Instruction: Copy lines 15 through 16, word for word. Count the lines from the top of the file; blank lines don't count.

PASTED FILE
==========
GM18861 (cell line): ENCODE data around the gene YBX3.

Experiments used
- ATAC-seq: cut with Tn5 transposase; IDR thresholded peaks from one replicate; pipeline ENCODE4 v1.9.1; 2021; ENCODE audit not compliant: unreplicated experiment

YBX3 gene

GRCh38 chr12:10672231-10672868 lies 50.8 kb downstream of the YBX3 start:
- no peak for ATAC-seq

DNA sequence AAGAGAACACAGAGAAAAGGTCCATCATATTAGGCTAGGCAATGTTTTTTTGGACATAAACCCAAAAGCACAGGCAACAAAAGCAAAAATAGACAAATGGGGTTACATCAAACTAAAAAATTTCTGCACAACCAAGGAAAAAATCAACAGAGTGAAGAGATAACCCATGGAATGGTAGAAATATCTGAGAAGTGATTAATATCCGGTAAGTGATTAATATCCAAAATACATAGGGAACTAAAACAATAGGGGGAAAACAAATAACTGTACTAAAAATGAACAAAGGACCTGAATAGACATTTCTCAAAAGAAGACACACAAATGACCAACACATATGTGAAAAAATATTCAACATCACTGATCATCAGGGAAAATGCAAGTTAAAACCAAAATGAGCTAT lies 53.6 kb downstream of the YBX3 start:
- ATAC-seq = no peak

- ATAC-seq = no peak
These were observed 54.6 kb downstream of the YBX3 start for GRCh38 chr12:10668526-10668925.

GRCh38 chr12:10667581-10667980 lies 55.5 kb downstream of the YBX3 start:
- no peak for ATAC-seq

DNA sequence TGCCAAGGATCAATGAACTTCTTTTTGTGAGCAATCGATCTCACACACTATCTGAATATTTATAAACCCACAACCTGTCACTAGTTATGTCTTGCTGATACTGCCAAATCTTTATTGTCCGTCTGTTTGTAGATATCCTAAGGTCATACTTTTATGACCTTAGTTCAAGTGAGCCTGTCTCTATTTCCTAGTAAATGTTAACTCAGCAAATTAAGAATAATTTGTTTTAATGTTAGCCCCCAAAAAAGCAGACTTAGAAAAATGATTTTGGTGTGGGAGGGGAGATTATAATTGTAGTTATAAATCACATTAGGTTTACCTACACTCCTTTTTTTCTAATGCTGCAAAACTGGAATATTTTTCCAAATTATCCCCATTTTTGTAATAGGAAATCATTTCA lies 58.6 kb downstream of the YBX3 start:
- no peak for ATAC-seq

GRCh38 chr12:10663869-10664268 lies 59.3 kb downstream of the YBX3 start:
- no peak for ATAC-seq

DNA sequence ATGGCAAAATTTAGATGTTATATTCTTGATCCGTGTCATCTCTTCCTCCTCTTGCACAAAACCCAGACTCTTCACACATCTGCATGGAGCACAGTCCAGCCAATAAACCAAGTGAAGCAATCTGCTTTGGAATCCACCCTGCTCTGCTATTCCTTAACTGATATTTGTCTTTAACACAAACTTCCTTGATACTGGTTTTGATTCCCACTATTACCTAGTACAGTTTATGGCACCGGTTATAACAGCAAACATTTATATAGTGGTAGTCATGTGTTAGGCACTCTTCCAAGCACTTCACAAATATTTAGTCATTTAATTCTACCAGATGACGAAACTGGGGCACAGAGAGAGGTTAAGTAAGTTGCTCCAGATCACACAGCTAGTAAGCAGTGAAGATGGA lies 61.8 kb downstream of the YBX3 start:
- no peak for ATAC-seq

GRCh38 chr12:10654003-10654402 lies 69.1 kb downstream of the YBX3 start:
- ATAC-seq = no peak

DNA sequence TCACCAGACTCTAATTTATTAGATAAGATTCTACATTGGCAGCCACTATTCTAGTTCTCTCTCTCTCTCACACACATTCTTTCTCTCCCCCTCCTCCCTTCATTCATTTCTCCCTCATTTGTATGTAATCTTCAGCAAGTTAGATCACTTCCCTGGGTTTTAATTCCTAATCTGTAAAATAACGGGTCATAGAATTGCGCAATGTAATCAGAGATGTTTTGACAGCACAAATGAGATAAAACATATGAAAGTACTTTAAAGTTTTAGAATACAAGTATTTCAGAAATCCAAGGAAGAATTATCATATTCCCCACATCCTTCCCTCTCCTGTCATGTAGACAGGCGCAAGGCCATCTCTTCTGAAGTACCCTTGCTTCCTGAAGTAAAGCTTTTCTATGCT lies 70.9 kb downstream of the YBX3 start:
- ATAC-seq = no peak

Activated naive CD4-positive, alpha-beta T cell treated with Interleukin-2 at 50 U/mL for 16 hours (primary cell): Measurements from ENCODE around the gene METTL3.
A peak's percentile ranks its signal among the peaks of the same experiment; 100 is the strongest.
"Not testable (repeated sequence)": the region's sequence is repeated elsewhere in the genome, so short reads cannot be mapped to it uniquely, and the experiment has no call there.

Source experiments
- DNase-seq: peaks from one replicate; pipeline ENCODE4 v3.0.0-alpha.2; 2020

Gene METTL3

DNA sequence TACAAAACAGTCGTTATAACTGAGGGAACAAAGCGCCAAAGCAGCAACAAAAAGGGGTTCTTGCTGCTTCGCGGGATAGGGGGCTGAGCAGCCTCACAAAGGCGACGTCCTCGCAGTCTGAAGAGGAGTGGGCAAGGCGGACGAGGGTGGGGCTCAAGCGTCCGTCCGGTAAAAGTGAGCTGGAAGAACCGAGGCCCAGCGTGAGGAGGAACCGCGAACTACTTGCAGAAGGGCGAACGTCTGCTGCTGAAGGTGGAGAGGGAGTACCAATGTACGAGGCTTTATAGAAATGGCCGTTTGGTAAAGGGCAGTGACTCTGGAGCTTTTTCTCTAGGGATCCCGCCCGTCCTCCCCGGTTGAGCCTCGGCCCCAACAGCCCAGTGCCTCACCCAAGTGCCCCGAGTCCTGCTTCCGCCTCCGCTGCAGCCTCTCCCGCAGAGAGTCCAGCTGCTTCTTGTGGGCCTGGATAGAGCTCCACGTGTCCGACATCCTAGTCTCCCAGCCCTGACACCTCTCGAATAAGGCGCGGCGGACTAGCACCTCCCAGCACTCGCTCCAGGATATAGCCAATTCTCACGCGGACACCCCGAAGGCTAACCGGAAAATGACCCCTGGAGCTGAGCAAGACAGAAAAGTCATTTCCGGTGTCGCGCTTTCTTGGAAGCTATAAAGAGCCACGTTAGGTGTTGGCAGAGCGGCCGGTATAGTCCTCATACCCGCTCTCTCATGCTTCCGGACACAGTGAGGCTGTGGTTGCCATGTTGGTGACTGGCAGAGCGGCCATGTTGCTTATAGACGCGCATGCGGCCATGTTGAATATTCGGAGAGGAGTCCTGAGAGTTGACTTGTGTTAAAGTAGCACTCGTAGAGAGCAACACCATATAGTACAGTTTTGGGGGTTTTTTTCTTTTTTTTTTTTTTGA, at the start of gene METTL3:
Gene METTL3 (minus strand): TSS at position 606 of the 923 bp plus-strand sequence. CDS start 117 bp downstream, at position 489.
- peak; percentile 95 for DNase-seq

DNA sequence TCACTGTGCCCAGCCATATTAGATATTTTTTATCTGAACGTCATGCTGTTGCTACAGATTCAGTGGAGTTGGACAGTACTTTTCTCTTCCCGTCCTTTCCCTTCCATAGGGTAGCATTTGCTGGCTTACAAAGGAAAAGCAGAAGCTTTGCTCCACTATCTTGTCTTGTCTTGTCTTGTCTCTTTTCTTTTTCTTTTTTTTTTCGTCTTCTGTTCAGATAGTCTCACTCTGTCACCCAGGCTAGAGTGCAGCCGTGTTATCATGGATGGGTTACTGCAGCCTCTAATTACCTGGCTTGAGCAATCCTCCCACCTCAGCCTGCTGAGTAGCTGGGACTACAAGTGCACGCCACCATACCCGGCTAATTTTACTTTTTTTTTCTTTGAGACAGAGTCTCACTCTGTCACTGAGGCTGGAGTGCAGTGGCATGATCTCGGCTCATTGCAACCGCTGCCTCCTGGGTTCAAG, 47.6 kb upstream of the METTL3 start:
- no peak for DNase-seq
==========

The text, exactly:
GRCh38 chr12:10663869-10664268 lies 59.3 kb downstream of the YBX3 start:
- no peak for ATAC-seq